United Airlines CEO Denied Part Of Bonus Due To Poor Progress

The CEO of United, Oscar Munoz, will lose out on part of his bonus due to poor progress. United is focusing on improving customer satisfaction and, while improvements are being made, United missed a few performance targets. However, Munoz still took home a sizeable financial package as part of his position.

Oscar Munoz
Oscar Munoz, CEO of United, will lose out on part of his bonus. Photo: United

The customer satisfaction bonus

Many will recall one of the most infamous aviation incidents of 2017. Multiple videos showed Dr. David Dao’s brutal removal from a United Airlines aircraft. The incident was the talk of the town in online chat forums, morning news shows, and even in United’s management. At the end of the day, everyone can agree that along the line somewhere there was a breakdown that led to  an entirely avoidable incident.

In light of that, United changed a few policies in an effort to improve their corporate image. Moreover, it seems that United is trying to keep that commitment and make the proper amends. So, after the incident, United’s board changed the compensation structure for senior employees. Notably, there is now a customer service component.

United Airlines Boeing 737
United Airlines is pushing to improve their customer satisfaction. Photo: United Airlines.

United’s 2018 performance

Skift reports that Munoz won’t receive his full bonus for customer satisfaction because the goal wasn’t met. Overall, United did well financially and operationally. For 2019, they’re still on track for continuing to perform well. They’ve been flying newer planes, including all three variants of the 787, and launching a significant number of new routes.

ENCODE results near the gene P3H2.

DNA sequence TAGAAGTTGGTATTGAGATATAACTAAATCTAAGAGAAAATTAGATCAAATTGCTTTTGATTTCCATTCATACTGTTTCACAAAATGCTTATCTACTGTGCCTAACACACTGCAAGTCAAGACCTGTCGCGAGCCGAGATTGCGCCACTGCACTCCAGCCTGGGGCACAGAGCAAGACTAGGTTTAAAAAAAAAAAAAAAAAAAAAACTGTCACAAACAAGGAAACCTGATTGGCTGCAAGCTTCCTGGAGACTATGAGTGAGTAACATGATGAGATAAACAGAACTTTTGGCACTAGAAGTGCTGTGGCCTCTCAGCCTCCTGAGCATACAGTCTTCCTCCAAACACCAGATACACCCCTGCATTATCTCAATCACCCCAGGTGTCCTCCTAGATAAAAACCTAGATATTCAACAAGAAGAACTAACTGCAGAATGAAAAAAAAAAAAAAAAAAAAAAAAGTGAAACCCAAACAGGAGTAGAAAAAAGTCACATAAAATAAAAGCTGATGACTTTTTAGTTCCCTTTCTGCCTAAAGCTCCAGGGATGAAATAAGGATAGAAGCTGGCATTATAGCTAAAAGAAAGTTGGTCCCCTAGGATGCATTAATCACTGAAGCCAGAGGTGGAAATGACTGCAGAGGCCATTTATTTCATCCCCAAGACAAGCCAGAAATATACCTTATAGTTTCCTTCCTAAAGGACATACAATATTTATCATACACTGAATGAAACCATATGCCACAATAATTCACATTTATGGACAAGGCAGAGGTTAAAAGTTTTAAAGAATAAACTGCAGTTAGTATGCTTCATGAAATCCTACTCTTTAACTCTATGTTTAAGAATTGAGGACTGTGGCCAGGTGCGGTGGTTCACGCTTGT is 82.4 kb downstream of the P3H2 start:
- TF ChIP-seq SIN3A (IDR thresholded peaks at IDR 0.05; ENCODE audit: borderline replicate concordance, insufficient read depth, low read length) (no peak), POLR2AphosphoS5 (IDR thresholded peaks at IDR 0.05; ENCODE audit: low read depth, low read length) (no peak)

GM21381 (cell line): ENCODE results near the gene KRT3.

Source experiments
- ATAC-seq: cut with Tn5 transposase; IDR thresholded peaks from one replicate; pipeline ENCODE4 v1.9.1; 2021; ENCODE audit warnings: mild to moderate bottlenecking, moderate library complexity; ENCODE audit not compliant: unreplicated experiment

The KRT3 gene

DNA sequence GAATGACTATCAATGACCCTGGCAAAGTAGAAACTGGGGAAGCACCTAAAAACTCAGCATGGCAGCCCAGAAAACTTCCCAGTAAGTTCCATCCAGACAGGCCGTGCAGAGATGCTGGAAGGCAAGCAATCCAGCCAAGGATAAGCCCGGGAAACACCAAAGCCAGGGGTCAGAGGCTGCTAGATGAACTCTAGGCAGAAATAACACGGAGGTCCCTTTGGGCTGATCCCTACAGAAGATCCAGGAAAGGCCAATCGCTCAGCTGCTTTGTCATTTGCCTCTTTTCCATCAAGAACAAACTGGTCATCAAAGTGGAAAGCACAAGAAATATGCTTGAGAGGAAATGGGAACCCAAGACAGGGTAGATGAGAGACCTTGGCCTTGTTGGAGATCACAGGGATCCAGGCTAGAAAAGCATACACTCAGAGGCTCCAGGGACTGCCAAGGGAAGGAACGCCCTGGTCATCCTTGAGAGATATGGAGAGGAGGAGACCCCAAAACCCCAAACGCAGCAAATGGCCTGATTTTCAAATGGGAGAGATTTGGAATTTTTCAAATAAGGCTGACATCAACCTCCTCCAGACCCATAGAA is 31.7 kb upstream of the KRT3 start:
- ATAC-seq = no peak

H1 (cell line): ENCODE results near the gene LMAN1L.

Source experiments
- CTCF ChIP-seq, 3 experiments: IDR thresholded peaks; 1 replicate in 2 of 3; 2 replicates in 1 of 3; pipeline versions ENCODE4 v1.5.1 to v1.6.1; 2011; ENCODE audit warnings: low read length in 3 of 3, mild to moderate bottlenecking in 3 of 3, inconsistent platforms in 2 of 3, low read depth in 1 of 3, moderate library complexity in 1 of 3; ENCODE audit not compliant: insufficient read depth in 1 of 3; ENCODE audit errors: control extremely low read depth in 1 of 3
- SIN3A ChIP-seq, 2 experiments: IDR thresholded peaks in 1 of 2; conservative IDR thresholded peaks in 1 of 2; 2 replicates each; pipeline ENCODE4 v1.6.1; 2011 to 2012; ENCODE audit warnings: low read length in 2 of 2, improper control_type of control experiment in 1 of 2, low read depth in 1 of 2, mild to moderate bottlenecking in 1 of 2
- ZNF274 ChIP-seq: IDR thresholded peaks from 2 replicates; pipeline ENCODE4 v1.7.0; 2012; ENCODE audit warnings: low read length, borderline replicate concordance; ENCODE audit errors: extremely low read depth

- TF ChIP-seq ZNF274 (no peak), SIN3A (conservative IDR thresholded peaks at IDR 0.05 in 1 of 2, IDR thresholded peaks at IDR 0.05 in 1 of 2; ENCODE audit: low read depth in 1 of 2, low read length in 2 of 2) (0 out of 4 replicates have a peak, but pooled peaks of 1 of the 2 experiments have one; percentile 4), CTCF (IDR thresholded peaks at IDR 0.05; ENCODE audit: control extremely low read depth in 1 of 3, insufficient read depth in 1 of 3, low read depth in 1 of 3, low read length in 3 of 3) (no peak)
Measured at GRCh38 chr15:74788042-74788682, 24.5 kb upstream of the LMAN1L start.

Ultimately, United does have to work on customer satisfaction. Munoz has offered his take on a few different service operations, including returning consumer confidence in the 737 MAX. On the other hand, he’s also focused on the experience as a whole. One of Munoz’s claims is that the seats are just too small… but there’s nothing they can do about it. Except, in a way, they can… although they don’t seem eager to make those changes.

United Economy
Munoz says that seats are too small… but that he can’t really fix it. Photo: United

What United does well

United does a lot of things pretty well. They have one of the best lounge options, a solid business class cabin, and offer passengers a truly global route network that doesn’t rely entirely on shuttling passengers through a partner hub. On the other hand, United does have room for improvement.

United 787
United has one of the best global route networks. Photo: United

United customer service

Customer service has always been a thorn in United’s side. There are plenty of stories about United’s poor customer service, which is why that reputation sticks. A lot of it comes down to what people like on an aircraft. In general people like the following things:

  • Legroom
  • Wider seats
  • Free seatback entertainment
  • Overhead storage space

With new bin designs, overhead storage is becoming less of a problem. However, legroom, wider seats, and free seatback entertainment are something United can definitely improve. The only thing is, outside of expanding Polaris (that too very slowly), there really isn’t much else United is improving about the experience in the other three-quarters of the plane.

In all likelihood, this is because United is competing against the low-cost carriers for economy class passengers.

United Polaris Seat
Unlike Economy Class seats, United Polaris seats are very spacious and comfortable. Photo: United Airlines.


United does need to improve customer service, and the best way to improve customer service is to improve their onboard experience. The only problem is that the airline industry is competitive and volatile. The bottom line is United needs to do what is right from a business perspective. While improvements can be made, the likelihood is that United will answer first to their financial performance and then to passengers.

Munoz meets people
Oscar Munoz has to walk a fine line in improving the passenger experience while also maintaining a strong business model. Photo: United

But, at the end of the day, Munoz still walked away with $10.5 million pre-tax. The question is now, what will Munoz do next when it comes to improving United’s customer satisfaction?